From Royalty to Relics: The Fascinating Story of India’s Dinosaur Princess, Aaliya Sultana Babi

India’s very own ‘Jurassic Park’, the Balasinor Fossil Park, lies nestled in the tiny Raiyoli village of Gujarat’s Khera district. And guarding the Park’s 65-million-year-old eggs is a fiercely passionate, dinosaur-loving princess.

Meet Aaliya Sultana Babi, the force behind the preservation of the rare dinosaur fossil beds at Raiyoli. Dubbed the ‘Dinosaur Princess’ by the locals, Aaliya, the only English-speaking guide in Balasinor, conducts fascinating tours of the fossil reserve.

Friendly, cheerful and extremely down to earth, the former princess of the erstwhile state of Balasinor is an enthusiastic promoter and protector of the dinosaur legacy she fell in love with as a young girl.

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It was in the winter of 1981, when Aaliya was just a child, that scientists from the Geological Survey of India (GSI) accidentally discovered fossils in the sedimentary rocks of Raiyoli village. The geologists had been conducting a mineral survey when they found some unusual stones the size of large fruits. Lab testing later determined that the finds were dinosaur eggs and bones.

Since then, researchers have uncovered fossils of about 1000 dinosaur eggs, belonging to at least 7 species of dinosaurs, making Raiyoli the third largest dinosaur hatchery in the world.

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Over the next few years, while Aaliya was away at a boarding school, paleontologists collected hundreds of bones for research from Balasinor and neighbouring areas of the Narmada River Valley. However, Aaliya’s first brush with the fossils took place only after she finished school and came back to Balasinor. This was in 1997, when she visited the site for the first time at the invitation of a Geological Survey of India team. Coincidentally, the dinosaur cult classic film Jurassic Park had also released sometime in the early 90s and the dinosaur craze across the world was at an all time high. Fascinated by what she saw, Aaliya (a fan of the Jurassic Park movie) soon became interested in the region’s prehistory.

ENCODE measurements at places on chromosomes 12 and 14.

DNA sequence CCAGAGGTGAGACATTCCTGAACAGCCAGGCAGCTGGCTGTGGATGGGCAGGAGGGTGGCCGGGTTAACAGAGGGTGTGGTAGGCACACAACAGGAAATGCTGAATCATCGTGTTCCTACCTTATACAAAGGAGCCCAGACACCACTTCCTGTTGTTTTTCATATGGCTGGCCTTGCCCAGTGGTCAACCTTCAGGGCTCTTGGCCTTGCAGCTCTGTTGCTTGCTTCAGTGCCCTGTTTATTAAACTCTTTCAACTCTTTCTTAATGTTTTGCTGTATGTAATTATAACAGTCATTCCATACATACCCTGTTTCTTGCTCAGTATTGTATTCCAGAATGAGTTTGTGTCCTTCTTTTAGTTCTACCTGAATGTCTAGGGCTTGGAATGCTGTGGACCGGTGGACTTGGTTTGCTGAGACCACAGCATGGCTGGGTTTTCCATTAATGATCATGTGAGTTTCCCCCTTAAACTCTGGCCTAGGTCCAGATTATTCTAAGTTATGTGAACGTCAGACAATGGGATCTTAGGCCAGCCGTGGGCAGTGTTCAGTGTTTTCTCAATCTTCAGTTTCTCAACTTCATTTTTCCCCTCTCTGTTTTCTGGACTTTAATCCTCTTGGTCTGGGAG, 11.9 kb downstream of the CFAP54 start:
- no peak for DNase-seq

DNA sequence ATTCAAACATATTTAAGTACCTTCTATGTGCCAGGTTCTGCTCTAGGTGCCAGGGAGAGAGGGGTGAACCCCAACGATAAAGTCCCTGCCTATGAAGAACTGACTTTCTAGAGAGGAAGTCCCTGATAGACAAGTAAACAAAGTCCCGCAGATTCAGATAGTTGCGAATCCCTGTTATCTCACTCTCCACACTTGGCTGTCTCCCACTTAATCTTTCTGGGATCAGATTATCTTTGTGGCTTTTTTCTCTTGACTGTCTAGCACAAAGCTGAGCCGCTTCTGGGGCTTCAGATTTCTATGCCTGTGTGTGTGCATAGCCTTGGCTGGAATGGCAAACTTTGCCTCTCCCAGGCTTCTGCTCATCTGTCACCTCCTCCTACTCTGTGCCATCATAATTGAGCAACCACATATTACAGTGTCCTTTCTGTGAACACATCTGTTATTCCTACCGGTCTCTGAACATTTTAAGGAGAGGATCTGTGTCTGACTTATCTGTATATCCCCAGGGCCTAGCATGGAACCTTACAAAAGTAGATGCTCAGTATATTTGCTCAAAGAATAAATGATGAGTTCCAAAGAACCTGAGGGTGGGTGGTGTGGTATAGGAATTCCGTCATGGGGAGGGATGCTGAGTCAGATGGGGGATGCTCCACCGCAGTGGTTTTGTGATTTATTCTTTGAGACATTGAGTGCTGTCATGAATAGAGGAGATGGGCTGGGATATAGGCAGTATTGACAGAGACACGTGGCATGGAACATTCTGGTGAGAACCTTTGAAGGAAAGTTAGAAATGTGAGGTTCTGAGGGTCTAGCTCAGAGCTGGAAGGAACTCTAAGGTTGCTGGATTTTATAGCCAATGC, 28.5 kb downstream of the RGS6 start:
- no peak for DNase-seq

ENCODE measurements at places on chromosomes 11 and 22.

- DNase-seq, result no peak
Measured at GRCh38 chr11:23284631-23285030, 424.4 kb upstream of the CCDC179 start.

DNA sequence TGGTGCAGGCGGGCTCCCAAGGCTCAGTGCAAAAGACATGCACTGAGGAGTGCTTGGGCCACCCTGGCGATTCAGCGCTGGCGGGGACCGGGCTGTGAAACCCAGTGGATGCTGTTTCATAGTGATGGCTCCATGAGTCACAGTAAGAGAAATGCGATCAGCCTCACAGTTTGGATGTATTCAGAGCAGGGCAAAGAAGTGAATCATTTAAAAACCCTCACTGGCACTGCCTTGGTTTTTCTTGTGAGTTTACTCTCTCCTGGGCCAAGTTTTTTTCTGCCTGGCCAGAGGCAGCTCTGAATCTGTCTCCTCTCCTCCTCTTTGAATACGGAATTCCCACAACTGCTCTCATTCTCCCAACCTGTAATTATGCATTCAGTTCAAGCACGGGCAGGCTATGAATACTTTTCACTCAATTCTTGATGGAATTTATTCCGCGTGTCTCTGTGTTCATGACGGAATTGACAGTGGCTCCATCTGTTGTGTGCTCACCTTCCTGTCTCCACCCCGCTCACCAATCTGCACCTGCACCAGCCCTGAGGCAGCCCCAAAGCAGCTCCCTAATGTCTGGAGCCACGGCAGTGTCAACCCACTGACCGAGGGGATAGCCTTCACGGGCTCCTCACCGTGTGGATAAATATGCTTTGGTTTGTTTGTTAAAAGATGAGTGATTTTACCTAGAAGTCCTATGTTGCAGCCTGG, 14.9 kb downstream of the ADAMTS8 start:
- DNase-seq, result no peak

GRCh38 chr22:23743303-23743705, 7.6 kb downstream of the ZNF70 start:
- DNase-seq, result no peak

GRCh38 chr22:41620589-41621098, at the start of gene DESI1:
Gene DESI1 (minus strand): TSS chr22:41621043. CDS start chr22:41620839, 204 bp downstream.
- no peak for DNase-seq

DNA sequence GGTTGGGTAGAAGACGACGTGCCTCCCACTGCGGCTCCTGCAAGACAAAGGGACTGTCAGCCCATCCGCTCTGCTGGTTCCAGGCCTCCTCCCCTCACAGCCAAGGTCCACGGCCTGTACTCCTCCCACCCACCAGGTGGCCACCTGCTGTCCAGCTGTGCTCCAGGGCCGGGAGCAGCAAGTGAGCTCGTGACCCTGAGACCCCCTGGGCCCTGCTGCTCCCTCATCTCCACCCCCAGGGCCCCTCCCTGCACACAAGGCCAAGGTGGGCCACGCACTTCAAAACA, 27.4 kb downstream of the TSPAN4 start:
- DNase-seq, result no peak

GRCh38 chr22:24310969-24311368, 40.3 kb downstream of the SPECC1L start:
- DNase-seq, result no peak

As a curious teenager, Aaliya had seen several scientific teams from the US, Russia and Taiwan arrive at the Raiyoli site that was just a 15-minute drive from her palatial home. And with her father, Nawab Mohamed Salabatkhan Babi, turning their large palace into a heritage hotel (the only large hotel in Raiyoli back then), it was natural that the scientists came to stay with them.

Aaliya would accompany the expert paleontologists on their research trips to the fossil reserve. Through her interactions and experiences with the scientists, she learnt all about the ancient 30-ft tall reptiles that once walked her neighbourhood.

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She learnt to identify their fossilised parts lying embedded in the rocks, conducted exhaustive self-studies on the dinosaurs and even contemplated pursuing a degree. Over time, her passion for this rare historical site turned into a lifelong interest in dinosaurs.